It’s been on my to-do list for days but I haven’t been motivated to cross it off. I need a looming deadline to create a sense of urgency. The book drive ends in two days. Now, I think, I have a reason to clean.
The plan is to pull each book from the shelf and stack it in one of three piles: recycle, donate or keep. I start in A.’s room. As the youngest, he owns the least amount of stuff and most are well-loved hand-me-downs. I don’t expect to find many books with binders intact and containing all pages to donate.
What I do find surprises me. Winnie the Pooh smiles from the front cover of the hard-covered board book I read to I., then F. and then A. Jemima Puddle Duck stares at me with her small, accusing eyes. All of them ask how I can give away such an integral part of my boys’ babyhood.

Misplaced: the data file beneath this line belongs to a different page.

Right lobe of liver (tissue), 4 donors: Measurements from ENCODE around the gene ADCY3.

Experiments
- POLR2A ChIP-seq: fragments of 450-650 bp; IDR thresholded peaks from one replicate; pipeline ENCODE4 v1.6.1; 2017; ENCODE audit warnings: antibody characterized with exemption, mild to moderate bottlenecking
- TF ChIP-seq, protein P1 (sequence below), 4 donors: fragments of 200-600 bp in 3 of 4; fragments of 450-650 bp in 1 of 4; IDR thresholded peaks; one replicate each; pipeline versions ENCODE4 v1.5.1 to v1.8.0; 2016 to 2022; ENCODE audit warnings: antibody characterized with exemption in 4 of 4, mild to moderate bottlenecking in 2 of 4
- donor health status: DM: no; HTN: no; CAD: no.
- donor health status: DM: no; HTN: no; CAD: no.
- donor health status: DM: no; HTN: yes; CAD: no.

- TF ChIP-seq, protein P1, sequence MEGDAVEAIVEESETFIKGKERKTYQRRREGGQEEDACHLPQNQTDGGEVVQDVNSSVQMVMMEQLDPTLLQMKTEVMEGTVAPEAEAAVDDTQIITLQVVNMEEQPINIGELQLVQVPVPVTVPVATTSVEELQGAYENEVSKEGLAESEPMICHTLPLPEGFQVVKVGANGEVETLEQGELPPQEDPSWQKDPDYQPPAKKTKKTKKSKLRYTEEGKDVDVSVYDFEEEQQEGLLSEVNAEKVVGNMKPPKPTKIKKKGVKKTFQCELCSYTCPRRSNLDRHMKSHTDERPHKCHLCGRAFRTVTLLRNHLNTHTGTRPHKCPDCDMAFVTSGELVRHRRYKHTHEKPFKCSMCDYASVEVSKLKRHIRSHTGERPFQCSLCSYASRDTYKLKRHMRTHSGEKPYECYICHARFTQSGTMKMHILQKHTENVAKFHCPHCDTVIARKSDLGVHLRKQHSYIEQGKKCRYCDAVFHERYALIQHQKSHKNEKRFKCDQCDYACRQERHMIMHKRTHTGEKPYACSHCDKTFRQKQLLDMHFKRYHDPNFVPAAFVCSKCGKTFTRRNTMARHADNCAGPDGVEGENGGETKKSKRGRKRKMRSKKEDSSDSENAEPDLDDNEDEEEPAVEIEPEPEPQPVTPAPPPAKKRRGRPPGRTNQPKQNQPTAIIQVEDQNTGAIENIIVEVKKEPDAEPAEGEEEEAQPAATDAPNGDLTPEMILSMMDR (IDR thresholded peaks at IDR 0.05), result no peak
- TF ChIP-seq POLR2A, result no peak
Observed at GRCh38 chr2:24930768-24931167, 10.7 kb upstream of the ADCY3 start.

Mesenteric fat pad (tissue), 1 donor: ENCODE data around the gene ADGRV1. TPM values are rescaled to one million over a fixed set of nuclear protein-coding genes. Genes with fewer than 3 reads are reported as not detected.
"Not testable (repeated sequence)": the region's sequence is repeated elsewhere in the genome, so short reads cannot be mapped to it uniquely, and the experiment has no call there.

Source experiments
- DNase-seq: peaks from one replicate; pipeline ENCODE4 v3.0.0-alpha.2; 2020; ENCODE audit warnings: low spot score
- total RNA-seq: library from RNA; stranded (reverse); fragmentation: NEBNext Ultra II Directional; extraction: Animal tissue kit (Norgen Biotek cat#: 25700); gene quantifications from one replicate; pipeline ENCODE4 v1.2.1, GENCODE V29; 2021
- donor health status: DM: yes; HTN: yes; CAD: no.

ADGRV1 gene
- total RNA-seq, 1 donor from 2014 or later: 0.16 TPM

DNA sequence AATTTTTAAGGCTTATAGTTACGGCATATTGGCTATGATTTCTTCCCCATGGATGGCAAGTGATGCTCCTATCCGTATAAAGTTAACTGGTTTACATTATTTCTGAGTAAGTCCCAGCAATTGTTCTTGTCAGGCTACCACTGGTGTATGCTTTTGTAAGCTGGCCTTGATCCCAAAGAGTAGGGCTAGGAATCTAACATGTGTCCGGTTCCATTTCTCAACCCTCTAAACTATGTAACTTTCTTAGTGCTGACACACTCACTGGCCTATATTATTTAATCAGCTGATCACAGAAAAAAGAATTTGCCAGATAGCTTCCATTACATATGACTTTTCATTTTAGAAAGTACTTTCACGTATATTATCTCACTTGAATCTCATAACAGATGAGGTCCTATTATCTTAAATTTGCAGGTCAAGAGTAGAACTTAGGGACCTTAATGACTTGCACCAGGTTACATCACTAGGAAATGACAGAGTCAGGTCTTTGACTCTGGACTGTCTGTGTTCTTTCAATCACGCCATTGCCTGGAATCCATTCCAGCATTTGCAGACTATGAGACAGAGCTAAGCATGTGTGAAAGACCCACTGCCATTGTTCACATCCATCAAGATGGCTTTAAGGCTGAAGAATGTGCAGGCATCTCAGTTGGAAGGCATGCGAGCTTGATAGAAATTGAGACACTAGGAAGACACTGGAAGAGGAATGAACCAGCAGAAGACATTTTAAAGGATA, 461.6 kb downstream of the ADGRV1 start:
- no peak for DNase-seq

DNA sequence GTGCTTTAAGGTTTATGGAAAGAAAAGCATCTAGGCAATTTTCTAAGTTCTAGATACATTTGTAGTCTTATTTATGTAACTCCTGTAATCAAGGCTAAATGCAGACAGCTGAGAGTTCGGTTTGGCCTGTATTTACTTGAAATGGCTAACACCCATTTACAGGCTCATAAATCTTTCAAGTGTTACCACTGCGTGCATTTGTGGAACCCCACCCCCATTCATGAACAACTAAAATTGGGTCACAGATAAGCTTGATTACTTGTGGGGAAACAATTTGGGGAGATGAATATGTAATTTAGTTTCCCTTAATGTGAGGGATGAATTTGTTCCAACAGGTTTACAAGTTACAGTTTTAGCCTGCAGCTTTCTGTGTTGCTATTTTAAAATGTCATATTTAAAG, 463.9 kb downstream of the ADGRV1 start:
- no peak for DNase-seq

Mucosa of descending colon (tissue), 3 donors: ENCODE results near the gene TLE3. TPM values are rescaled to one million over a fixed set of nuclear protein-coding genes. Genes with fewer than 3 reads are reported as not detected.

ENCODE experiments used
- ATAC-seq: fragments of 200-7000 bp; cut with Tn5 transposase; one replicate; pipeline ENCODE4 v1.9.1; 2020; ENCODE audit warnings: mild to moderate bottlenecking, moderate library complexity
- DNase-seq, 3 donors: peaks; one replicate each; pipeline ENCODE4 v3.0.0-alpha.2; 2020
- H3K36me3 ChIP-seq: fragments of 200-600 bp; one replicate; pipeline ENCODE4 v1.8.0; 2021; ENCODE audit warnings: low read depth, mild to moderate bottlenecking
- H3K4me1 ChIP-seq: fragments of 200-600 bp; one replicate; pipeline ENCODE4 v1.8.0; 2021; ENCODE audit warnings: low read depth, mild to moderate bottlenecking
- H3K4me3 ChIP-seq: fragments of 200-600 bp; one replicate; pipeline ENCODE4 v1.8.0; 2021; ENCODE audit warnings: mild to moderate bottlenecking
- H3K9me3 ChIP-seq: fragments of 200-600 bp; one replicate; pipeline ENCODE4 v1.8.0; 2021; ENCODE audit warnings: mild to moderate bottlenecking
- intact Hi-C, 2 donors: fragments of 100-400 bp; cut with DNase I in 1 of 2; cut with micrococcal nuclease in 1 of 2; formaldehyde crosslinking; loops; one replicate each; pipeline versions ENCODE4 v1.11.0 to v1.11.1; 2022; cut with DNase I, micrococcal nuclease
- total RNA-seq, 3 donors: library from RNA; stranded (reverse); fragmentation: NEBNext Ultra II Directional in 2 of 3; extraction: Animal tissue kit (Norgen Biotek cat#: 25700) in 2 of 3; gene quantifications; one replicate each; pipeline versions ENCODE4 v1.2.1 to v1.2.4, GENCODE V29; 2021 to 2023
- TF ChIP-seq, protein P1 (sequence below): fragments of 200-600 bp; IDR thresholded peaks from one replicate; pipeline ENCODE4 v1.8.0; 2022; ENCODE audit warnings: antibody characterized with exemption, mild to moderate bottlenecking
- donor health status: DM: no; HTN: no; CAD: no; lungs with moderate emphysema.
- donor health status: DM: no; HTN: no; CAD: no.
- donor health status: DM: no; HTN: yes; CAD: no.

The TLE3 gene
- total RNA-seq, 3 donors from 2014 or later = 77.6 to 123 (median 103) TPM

These books mark all the stages of my boys’ life. From chewed corners to long-lost friends Bob the Builder and Dora the Explorer, I realize how quickly my boys are growing up. Last night, my oldest read a book on the Titanic disaster while F. scoured through a book that contains all things shark.
I put the Winnie back on the shelf and sit back on my heels. How can I give these away?
I retreat to the kitchen and a cup of coffee hoping the caffeine will knock some sense back into me. Reasonably, I know I can’t keep every talisman of my kids’ childhood. Plus, I want another child who may not have access to Beatrix Potter to sit snuggled in their mother’s lap and let the words fall over them like a warm security blanket.
I give myself permission to keep five favorites. Books I’ll want to share with my own boys’ children one day. In the donation pile go Bob and Dora. They scoot over to make room for books on colors and shapes. Mother Goose stays with me. So does Winnie. And the one board book with corners so nibbled if I look closely enough can see the imprint of I.’s first tooth.
I rush to drop them off before I change my mind.